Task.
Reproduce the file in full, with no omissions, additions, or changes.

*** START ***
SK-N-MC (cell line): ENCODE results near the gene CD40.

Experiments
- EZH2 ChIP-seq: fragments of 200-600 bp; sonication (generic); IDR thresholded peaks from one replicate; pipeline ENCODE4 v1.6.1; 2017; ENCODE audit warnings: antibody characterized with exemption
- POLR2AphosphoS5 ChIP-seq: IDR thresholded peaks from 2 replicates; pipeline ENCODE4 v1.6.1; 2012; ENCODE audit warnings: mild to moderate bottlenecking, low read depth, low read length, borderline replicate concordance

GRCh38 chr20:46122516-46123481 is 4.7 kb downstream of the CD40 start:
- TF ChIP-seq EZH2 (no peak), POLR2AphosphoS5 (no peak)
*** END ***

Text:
SK-N-MC (cell line): ENCODE results near the gene CD40.

Experiments
- EZH2 ChIP-seq: fragments of 200-600 bp; sonication (generic); IDR thresholded peaks from one replicate; pipeline ENCODE4 v1.6.1; 2017; ENCODE audit warnings: antibody characterized with exemption
- POLR2AphosphoS5 ChIP-seq: IDR thresholded peaks from 2 replicates; pipeline ENCODE4 v1.6.1; 2012; ENCODE audit warnings: mild to moderate bottlenecking, low read depth, low read length, borderline replicate concordance

GRCh38 chr20:46122516-46123481 is 4.7 kb downstream of the CD40 start:
- TF ChIP-seq EZH2 (no peak), POLR2AphosphoS5 (no peak)